Viva Max!

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Viva Max!
Directed by Jerry Paris
Screenplay by Elliott Baker
Based onViva Max!
1966 novel
by James Lehrer
Produced byMark Carliner
Starring Peter Ustinov
Pamela Tiffin
Jonathan Winters
John Astin
Keenan Wynn
Harry Morgan
Alice Ghostley
Kenneth Mars
CinematographyHenri Persin
Edited byDavid Berlatsky
Bud Molin
Music by Hugo Montenegro
Distributed by Commonwealth United Entertainment
Release date
  • December 18, 1969 (1969-12-18)
Running time
93 minutes
CountryUnited States

Viva Max! is a 1969 comedy film directed by Jerry Paris and starring Peter Ustinov, Jonathan Winters and John Astin. The film was written by Elliott Baker and based on the 1966 novel of the same name by James Lehrer. [1]



Riding a white horse, Brigadier General Maximilian Rodrigues de Santos of the army of Mexico arrives at a United States border crossing with a small company of soldiers on foot. He claims to be leading his men to Laredo, Texas to march in a parade on George Washington's birthday. The soldiers' destination is actually San Antonio, where the general intends to carry out a quixotic mission to "re-occupy" the Alamo. None of his men are aware of his plans, but without argument they do whatever they are told by Max's devoted Sergeant Valdez.

Disguising himself in an ill-fitting suit as a tourist, Max goes on ahead and takes a guided tour of the Alamo. In the gift shop, he encounters an attractive young blonde, Paula, who, when she isn't selling postcards, is a radical student activist. He returns to his men and, after racing through the streets of San Antonio, they seize control of the fort, taking Paula and two other Americans as their prisoners. Max places a call to the local authorities, telling police chief Sylvester that the flag of Mexico now flies above this piece of hallowed Texas ground. Sylvester doesn't take him seriously at first, but quickly discovers that Max is an actual Army general and that everything else he has claimed is true. The chief goes to the Alamo to meet Max in person, using the passwords "John Wayne" and "Richard Widmark" to gain entry. Max instructs him to contact the Pentagon and report the fort to be back under Mexico's control.

As Max will only negotiate with another general, Sylvester calls on Billy Joe Hallson, a brigadier general of the state's National Guard, whose day job is running a mattress store. Max is unimpressed. A low-level bureaucrat from Washington condescendingly promises that if Max leaves quietly the United States will not take this "invasion" too seriously and mocks Mexico as "not exactly the Soviet Union." To which Max announces he will hold the Alamo for thirteen days in response to the snub.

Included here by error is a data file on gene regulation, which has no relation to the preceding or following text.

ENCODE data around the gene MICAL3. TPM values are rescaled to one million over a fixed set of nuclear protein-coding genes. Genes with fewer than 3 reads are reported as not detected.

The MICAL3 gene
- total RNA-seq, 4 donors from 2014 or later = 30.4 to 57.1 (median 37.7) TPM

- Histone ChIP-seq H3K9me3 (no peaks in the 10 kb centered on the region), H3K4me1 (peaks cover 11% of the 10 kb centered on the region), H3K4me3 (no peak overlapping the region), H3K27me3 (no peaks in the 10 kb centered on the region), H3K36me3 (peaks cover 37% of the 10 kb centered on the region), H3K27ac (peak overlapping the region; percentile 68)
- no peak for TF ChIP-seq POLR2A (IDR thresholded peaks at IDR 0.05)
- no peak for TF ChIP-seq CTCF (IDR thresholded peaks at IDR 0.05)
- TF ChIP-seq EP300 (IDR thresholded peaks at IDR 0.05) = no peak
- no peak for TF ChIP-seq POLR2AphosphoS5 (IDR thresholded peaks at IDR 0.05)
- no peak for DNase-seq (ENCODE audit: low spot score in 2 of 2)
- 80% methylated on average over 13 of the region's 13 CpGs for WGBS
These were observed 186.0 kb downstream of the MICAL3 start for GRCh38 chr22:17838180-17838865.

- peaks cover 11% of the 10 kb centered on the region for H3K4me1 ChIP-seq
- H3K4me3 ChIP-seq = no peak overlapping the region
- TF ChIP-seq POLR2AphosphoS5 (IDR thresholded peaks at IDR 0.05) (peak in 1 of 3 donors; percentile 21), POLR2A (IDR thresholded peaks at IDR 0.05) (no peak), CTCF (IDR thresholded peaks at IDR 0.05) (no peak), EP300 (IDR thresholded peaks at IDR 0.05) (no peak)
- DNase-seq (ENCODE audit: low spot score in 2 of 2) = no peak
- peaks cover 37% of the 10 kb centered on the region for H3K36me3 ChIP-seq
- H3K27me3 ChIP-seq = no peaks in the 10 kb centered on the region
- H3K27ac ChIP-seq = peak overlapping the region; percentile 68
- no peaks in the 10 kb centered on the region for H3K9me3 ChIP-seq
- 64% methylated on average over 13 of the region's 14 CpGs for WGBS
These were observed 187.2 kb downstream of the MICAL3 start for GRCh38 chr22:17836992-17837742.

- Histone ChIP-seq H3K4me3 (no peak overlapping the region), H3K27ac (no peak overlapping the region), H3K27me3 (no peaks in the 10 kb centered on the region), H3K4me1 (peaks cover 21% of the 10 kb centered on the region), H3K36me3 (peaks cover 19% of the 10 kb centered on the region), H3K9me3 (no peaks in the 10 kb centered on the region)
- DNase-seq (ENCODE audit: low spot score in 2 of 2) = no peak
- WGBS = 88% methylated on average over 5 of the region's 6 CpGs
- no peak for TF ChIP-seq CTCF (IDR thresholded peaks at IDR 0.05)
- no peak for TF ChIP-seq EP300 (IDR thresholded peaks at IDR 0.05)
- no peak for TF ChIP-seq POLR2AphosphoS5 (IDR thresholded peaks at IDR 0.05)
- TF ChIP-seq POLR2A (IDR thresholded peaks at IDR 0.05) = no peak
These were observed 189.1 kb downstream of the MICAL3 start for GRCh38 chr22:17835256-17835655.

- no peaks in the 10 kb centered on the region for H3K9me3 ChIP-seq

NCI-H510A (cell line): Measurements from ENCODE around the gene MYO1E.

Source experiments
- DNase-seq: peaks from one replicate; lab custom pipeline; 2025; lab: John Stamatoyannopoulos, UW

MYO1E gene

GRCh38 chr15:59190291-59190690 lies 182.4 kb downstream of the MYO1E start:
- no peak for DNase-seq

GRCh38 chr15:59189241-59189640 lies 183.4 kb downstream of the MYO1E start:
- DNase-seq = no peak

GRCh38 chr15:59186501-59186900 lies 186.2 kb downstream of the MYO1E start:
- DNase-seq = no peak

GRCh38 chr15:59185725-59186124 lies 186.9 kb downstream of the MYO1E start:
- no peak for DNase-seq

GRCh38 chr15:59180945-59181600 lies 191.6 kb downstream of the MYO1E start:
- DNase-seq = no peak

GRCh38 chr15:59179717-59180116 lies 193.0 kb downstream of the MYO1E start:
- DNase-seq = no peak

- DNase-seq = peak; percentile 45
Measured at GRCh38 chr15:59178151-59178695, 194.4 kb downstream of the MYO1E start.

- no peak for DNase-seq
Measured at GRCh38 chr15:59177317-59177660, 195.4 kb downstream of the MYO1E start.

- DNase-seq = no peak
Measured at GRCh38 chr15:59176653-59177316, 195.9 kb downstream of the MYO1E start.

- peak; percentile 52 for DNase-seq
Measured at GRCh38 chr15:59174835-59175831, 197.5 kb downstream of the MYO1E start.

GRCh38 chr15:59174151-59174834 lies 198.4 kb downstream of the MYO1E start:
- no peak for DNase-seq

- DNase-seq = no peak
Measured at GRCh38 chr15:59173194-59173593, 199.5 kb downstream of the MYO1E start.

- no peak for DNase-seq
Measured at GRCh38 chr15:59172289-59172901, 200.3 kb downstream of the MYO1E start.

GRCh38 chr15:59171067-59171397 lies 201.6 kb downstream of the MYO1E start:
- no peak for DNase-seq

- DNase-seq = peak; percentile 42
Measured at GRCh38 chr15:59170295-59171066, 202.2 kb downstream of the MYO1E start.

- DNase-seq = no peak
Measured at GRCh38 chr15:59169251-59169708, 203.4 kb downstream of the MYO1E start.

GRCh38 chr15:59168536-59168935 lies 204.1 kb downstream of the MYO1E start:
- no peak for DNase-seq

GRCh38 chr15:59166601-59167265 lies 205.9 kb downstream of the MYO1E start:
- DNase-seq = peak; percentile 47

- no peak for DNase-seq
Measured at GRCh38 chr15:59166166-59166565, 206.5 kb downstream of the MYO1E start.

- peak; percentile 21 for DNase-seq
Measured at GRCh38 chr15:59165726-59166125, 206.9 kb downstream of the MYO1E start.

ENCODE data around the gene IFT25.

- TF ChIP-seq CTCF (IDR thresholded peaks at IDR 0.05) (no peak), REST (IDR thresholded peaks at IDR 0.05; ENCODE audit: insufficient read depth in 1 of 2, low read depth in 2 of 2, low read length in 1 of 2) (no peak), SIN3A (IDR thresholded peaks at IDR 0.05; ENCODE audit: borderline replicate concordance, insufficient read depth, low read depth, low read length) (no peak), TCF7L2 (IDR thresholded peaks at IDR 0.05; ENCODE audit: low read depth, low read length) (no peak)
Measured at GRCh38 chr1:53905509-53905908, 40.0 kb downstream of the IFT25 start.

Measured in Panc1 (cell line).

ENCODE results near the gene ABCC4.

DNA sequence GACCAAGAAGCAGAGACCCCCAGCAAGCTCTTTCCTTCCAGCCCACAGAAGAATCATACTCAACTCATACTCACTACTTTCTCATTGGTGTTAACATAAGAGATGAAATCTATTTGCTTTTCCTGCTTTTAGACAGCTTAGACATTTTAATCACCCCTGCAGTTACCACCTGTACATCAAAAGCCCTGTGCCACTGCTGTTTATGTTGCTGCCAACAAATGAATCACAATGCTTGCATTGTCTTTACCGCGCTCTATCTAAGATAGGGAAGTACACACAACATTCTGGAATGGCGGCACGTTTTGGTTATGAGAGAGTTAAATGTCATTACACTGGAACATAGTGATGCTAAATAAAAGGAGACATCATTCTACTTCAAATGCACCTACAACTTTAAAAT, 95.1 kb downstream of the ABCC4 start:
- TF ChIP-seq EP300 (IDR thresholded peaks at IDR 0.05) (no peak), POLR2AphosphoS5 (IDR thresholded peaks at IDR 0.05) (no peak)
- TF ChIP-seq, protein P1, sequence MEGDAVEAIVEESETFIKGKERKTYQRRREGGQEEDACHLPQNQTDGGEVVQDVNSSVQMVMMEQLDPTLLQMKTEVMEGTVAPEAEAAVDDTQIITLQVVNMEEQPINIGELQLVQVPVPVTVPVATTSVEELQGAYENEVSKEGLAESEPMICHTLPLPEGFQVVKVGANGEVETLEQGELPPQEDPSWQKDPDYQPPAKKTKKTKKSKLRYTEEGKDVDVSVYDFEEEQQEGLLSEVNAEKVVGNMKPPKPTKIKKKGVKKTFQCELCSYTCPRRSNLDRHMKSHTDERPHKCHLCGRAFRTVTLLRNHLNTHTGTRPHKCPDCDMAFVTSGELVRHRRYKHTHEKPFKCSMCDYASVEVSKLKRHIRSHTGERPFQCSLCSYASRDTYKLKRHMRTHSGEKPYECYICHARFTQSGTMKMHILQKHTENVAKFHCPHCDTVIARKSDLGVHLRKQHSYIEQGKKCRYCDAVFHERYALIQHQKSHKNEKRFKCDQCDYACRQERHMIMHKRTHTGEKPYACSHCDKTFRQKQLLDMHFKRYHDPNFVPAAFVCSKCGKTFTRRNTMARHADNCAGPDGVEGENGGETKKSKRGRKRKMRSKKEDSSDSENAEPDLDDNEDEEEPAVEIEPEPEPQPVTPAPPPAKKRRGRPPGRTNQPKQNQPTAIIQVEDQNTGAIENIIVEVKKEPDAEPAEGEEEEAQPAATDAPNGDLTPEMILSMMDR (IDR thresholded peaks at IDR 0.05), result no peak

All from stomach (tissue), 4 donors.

Paula sees Max as a heroic revolutionary but he tells her his only reason for the invasion was to impress his girlfriend back home who told him that his men wouldn't follow him into a brothel. A three-star U.S. Army general named Lacomber arrives to take charge. A company of his men scale the wall and enter the fort, but without ammunition, so as to avoid bloodshed and an international incident. It turns out Max's men are not carrying ammo, either, but the Americans fall for Max's bluff to open fire and promptly surrender. Max celebrates by doing a Mexican hat dance.

Paula brings the general back to earth by explaining that she has learned his soldiers follow him only because Valdez shoots any who do not obey orders. Disheartened, Max decides to wave the white flag of surrender and go peacefully. A private anti-communist militia, who think Max is a front for the Chinese, arrives just as Max is surrendering to Lacomber. Their leader, whose aunt is one of the hostages, shoots Max in the shoulder. Max bravely orders his unarmed men to attack the armed militia. His men, for the first time, willingly follow his orders and the militia flee as their leader is arrested.

Max then tells the U.S. authorities that he intends to "advance"—to Mexico. Satisfied at that, Sylvester, Lacomber and Hallson let the Mexican general get back on his horse. He rides out of town triumphantly with his men chanting proudly: "Viva Max!"



The film's musical styles drift back and forth between the sound of the 'invading' army's military band and the late-1960's pop groove, the former during scenes focusing on the movement of Max's forces, and the latter during wider views of the invaders as seen within the surrounding activity of everyday American life going on all around them. The film credits the music to Hugo Montenegro along with the duo of Ralph Dino & John Sembello, with the ostentatious trumpet solos by virtuoso Al Hirt.


A controversy occurred when The Daughters of the Republic of Texas objected to the filming of the Alamo to the point of staging protests on location. This caused some scenes to be filmed at an Alamo replica in Brackettville, Texas and interior shots at studios in Italy instead of in San Antonio at the actual Alamo. [2]


The film premiered in San Antonio, Texas on December 18, 1969. [3]

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  1. Canby, Vincent (January 23, 1970). "Screen: 'Viva Max' and the History of the Alamo: Peter Ustinov Stars in Music Hall Comedy Jerry Paris Is Director of 24-Hour Siege". The New York Times. Archived from the original on March 4, 2016. Retrieved January 24, 2020.
  2. "Texas Women Reject Alamo Movie Idea". Daytona Beach Morning Journal. 29 March 1969.
  3. "New York Sound Track". Variety . December 17, 1969. p. 14.